As a consequence thereof, the logic output of the enabling and gate circuit 143 is changed to change the logic output of the enabling and gate circuit 141. This action causes the enabling output flip-flop circuit 97 to change its mode for transmitting an enabling output signal over the conductors 31 to the code reader and clock counting circuit 35.

If the printing on the label L is placed so that the synchronizing clock pulses C C are adjacent to the label identification code A,A in such a manner as to prevent package P should the phototransistors 16C sense a label identification code when neither the phototransistors 16A nor the phototransistors 16B detect a space or an absence of a label identification mark.

When the foregoing occurs, an enabling signal ,is transmitted from the output enabling flip-flop circuit 97 to a reject conventional and gate circuit 150 over conductors 151 and 152. Had the flip-flop circuit 97 changed its mode, then an inhibiting signal would be transmitted over the conductors 1S1 and 152 to the reject and gate circuit 150. The flip-flop circuit 82 transmits an enabling signal to another input circuit of the reject and gate 150 over the conductors 133 and 144. Also, the flip-flop circuit 86 transmits an enabling signal over the conductors 116 and 117 to another input circuit of the reject and gate circuit 150. Lastly, the flip-flop circuit 87 transmits an enabling signal over the conductors 104 and 153 to another input circuit of the reject and gate circuit 150.

The reject and gate circuit 150 changes its logic output to transmit an enabling signal to a reject conventional and" gate circuit 155. Should the flip-flop circuit 140 have changed its mode in the manner above described, then another input circuit of the reject and gate circuit 155 is enabled over the conductor 142 to ensure that the condition remains unique. If the phototransistors 16C detect a label identification mark space or an absence of a label identification mark, then the flip-flop circuit 91 transmits an enabling signal over the conductor 111 and the conductor 112 to the last input circuit of the and gate circuit 155 to cause the and gate circuit 155 to change its logic output.

The change of logic output of the and gate circuit 155 causes a change of logic output in a reject conventional or gate circuit 156. The change in logic output of the or" gate circuit 156 produces a reject pulse for transmission over the conductor 27 to the reject or gate circuit 30.

If the phototransistors 16C detect a second transition from a mark to a space or an absence of a mark before the phototransistors 16B sense a second space or absence of a label identification mark, then the package P is to be rejected. This is intended to cover the condition in which the label L is excessively skewed or has a series of black marks simulating the label identification code marks.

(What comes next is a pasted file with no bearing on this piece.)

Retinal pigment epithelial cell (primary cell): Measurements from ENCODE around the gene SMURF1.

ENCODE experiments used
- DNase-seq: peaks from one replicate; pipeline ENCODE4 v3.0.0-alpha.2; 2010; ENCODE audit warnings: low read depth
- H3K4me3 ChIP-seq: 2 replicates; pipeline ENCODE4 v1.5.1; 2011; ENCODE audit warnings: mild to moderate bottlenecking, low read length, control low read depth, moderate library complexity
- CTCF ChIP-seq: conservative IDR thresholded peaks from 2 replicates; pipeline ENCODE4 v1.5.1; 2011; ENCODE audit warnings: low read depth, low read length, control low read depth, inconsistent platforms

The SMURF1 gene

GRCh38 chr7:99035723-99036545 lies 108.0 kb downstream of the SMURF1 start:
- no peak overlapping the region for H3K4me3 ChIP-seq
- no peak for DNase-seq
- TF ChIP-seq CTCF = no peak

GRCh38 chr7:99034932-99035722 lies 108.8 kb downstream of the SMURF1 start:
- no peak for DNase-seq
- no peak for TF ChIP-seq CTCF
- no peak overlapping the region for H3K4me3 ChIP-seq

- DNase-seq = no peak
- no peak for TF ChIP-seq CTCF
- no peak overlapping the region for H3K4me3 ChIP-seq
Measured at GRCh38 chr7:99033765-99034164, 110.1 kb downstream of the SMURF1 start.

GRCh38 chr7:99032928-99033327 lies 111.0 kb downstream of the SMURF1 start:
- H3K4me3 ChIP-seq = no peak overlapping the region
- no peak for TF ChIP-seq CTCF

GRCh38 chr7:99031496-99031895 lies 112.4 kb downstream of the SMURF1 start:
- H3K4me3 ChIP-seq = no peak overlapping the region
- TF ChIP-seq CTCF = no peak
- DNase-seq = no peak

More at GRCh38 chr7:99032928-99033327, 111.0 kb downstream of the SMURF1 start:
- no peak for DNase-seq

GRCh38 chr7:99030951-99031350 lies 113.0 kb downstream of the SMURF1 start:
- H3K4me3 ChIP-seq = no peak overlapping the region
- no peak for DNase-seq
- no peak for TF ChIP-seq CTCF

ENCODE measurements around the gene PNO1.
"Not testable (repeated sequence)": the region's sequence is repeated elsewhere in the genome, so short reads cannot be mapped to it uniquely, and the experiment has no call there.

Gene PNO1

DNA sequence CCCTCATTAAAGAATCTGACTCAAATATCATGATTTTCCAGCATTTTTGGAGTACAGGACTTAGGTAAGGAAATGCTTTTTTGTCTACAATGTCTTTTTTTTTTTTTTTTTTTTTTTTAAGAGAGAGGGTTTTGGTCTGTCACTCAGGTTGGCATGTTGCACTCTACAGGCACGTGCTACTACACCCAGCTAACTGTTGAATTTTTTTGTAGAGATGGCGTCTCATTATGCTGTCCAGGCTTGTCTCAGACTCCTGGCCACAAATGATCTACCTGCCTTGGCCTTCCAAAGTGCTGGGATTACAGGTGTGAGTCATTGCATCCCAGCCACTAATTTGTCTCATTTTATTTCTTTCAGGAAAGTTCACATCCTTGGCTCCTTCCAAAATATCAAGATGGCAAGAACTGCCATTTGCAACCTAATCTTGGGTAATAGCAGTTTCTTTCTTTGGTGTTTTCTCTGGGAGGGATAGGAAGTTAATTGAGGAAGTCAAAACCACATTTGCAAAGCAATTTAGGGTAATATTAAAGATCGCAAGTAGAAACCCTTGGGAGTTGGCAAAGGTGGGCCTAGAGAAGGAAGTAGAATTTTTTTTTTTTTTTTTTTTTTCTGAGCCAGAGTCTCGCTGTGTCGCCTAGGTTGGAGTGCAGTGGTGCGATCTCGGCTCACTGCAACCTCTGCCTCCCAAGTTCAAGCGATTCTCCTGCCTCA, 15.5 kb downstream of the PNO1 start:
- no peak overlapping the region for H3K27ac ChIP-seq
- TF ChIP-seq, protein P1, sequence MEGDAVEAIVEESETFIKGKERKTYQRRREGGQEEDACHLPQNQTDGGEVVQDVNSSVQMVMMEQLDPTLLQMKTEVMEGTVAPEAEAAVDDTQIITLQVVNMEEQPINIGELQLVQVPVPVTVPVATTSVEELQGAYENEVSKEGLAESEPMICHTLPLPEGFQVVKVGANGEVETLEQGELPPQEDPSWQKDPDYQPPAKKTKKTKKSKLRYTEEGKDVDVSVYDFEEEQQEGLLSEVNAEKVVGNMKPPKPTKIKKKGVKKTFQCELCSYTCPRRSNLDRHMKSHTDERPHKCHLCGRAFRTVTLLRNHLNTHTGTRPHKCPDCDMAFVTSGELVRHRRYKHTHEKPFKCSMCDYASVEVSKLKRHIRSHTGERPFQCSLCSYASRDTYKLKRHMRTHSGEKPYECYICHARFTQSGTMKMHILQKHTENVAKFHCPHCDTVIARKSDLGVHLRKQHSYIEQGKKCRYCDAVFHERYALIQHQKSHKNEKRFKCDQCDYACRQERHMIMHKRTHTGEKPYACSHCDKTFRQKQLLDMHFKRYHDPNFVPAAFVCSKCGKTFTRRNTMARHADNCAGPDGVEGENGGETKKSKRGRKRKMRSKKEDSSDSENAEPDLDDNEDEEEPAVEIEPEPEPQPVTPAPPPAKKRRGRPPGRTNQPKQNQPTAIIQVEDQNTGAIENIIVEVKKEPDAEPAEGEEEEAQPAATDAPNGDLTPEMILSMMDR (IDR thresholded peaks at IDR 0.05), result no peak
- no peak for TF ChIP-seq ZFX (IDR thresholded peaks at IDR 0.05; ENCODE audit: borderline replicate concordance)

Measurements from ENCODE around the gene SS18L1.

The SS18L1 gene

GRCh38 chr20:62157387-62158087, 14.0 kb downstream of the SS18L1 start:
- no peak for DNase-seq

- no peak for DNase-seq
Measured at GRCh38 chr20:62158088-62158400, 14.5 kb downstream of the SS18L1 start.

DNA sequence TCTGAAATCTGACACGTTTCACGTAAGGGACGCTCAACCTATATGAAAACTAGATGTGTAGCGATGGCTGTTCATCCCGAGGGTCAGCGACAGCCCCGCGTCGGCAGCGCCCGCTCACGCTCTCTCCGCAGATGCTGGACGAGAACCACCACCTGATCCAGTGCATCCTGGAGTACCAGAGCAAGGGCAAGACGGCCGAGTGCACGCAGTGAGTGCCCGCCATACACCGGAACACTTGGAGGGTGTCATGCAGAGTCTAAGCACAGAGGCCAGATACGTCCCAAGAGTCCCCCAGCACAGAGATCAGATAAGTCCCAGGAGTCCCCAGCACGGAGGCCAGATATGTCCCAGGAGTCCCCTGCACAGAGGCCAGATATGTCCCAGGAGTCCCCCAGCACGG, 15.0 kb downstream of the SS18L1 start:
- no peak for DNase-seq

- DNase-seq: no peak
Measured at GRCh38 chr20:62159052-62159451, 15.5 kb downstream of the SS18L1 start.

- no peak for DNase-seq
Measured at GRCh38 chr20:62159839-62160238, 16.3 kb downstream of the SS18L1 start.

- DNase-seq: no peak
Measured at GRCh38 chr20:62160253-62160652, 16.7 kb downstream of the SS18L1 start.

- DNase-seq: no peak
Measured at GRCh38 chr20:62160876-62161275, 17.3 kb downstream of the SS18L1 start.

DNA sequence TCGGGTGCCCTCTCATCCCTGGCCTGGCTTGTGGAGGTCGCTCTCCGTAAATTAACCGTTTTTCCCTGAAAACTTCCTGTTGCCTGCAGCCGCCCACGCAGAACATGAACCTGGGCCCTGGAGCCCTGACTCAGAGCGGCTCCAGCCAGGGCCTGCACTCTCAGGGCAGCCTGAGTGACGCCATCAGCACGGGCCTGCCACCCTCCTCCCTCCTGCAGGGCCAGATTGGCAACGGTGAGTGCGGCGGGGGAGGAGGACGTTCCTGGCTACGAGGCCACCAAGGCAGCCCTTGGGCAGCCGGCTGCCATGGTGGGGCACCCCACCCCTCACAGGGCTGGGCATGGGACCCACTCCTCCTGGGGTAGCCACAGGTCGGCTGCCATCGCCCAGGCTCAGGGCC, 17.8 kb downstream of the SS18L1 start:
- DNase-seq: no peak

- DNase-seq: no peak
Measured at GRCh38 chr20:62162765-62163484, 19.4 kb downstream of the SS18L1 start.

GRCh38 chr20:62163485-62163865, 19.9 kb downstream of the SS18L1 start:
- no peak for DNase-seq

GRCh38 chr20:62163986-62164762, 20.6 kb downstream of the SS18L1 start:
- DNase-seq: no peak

For this purpose, a skewed reject conventional and gate circuit 160 has its output connected to an input circuit of the or gate circuit 156. While the phototransistors 16B detect a second label identification mark, the flip-flop circuit 83 transmits an enabling signal over the conductor 145 to one input of the and gate circuit 160 and the flip-flop circuit 82 transmits an enabling signal over the conductor 133 and a conductor 161 to another input circuit of the and gate circuit 160.

When the phototransistors 16C sense a second mark to space transition, the flip-flop circuit 90 transmits an enabling signal over the conductor 122 and a conductor 162 to enable another input circuit of the and gate circuit 120 and the flip-flop circuit 91 transmits an enabling signal over the conductors 111 and 112 to enable another input circuit of the and gate circuit 160.

Thereupon, the skewed reject and" gate circuit 160 changes its logic output to change the logic output of the or gate circuit 156 for the transmission of a reject signal over the conductor 27 to the or gate circuit 30 (FIG. 2B).

CODE READING AND CLOCK COUNTING CIRCUIT The code reading and clock counting circuit 35 (FIG. 4) comprises a code storage circuit 165 in the form of serially connected conventional shift register circuits 166-175. A bit code is stored in the 10 stages of shift register circuits 166 175 and each bit is advanced sequentially step-by-step from the first shift register stage 166 through the last shift register circuit 175.

To insure that the shift register circuits 166-175 of the code storage circuit 165 are reset before each label L is read by the phototransistors 16A, 16B and 16C, (FIG. 2A) the photocell 80 in a manner previously described has the light cast toward it interrupted by the leading edge of the package P, which causes a signal to be transmitted over a conductor 176 to the input side of a conventional single shot multivibrator circuit 180, which in turn operates a conventional current driver circuit 181. The current driver circuit 181 produces a reset pulse just prior to the reader 16 detecting the label L. Thus, the shift register circuits 166-175 are reset just prior to reading and there is no residual count in the code storage circuit 165.